world over the period 2007:Q4 to 2009:Q1. This was at the height of the financial crisis and could in part reflect valuation effects from the strengthening of the dollar during that period as money flooded into the Unites States in search of a safe haven.
Kose, Prasad and Terrones (2009) show that for emerging markets, FDI and portfolio equity liabilities improve international risk sharing outcomes. Debt liabilities have the opposite effect.
Based on BIS data, Burger, Warnock and Warnock (2010) report that in 2008 local currency denominated debt accounted for 85 percent of the outstanding stock of international bonds issued by emerging markets. The shares for different regions are as follows: Emerging Europe, 70 percent; Latin America, 72 percent; Asia, 95 percent. The International Finance Corp. reports that in 2008 local currency debt accounted for roughly 70 percent of emerging market debt.
The ironic phrase about nonappreciation is attributed to Edwin Truman.
Caballero, Farhi and Gourinchas (2008a, 2008b) argue that emerging markets’
search for safe assets precipitated global macroeconomic imbalances. Mendoza, Quadrini and Rios-Rull (2010) make a related point that the greater financial depth of advanced economies attracts large inflows.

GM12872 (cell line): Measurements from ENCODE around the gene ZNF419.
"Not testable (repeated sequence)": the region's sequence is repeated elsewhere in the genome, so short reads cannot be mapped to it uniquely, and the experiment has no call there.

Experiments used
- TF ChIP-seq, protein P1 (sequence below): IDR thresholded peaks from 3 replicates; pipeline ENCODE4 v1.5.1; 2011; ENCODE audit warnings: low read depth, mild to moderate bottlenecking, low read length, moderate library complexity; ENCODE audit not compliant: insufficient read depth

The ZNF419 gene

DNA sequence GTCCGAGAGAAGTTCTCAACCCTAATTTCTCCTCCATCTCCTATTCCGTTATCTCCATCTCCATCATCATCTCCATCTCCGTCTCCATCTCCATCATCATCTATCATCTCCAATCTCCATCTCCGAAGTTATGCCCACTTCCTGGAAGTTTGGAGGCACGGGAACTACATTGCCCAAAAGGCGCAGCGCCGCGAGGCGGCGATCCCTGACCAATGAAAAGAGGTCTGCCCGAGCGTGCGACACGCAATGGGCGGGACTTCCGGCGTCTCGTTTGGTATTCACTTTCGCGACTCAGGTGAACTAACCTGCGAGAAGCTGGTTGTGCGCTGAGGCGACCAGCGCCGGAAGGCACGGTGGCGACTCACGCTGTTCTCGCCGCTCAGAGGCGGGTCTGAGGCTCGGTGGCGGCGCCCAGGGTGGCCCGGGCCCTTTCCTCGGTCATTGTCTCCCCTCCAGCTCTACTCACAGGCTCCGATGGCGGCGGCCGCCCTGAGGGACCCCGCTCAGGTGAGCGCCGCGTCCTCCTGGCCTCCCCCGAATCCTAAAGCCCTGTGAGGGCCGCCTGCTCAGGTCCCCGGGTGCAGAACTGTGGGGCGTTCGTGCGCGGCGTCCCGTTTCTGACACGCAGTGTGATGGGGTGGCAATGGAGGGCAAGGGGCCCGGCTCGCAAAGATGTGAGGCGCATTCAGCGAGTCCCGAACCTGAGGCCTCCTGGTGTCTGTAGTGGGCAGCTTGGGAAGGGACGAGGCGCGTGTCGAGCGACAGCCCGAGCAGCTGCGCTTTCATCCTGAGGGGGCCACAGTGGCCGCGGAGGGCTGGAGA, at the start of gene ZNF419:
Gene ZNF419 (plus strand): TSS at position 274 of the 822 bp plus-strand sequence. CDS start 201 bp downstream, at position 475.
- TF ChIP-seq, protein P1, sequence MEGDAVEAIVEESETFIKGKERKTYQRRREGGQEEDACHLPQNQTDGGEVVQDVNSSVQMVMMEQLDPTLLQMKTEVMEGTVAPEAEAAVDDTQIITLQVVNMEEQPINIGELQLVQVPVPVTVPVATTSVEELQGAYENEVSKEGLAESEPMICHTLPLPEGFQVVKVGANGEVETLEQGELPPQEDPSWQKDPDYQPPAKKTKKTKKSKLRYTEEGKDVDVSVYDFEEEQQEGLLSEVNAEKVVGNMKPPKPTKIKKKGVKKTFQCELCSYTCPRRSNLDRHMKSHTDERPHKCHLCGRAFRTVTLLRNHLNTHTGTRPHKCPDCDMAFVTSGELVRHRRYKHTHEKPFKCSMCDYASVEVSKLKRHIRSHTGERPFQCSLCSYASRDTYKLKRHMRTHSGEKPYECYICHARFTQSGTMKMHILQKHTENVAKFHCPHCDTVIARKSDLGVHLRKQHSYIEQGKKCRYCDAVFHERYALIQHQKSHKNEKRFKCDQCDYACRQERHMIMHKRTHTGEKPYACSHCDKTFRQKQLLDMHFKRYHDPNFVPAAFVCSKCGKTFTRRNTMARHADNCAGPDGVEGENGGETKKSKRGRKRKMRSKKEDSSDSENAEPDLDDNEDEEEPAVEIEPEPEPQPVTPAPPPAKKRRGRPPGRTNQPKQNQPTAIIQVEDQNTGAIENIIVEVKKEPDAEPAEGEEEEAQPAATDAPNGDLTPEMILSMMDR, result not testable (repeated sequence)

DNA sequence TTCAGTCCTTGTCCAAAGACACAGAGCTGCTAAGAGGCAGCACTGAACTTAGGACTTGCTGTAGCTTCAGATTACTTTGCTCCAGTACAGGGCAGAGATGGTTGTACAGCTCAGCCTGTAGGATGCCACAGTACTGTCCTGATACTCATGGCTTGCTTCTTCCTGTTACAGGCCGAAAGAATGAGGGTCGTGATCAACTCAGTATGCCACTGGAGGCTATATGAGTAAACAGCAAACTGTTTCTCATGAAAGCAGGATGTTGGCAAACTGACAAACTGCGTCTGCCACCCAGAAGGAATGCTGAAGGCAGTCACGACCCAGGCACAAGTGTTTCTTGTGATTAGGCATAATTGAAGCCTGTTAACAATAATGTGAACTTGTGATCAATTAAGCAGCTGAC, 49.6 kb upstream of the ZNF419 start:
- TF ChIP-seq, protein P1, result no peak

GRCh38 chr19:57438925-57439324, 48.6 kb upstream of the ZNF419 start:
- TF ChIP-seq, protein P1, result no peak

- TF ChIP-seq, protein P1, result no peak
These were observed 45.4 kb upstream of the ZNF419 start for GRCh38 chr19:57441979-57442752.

I focus on central government securities as those are most relevant for reserve accumulation. Net debt is preferable for the purposes of my analysis as the remaining portion of gross debt is typically held domestically. The difference between gross and net public debt relates to intra-governmental holdings of debt. For instance, in the United States, Social Security trust fund surpluses are held in government securities. These count toward gross but not net public debt. For the subject of this paper—the reliance of national governments on foreign financing of their debt—net debt is a more suitable concept. In any event, using gross rather than net debt strengthens the patterns in the data that I discuss below and accentuates concerns about public debt levels of advanced economies. For more detailed data, including estimates of the burden of central government debt (debt per capita or per working-age person), see Prasad and Ding (2011) and www.ft.com/debtburden.
The reported debt levels of emerging markets should be interpreted with caution. In China, for instance, financial liabilities of provincial governments and contingent liabilities such as nonperforming assets held by the state-owned banking system imply a much higher value of government debt obligations than indicated by official statistics. Of course, as the recent crisis has shown, advanced economy governments arguably have similar implicit contingent liabilities if their big banks were to run aground or their public pension systems were to run out of money.
Cecchetti, Mohanty and Zampolli (2010) present sobering projections of advanced economies’ long-term debt levels under current policies in those countries.
A counter-argument is that the currency value is of little consequence as the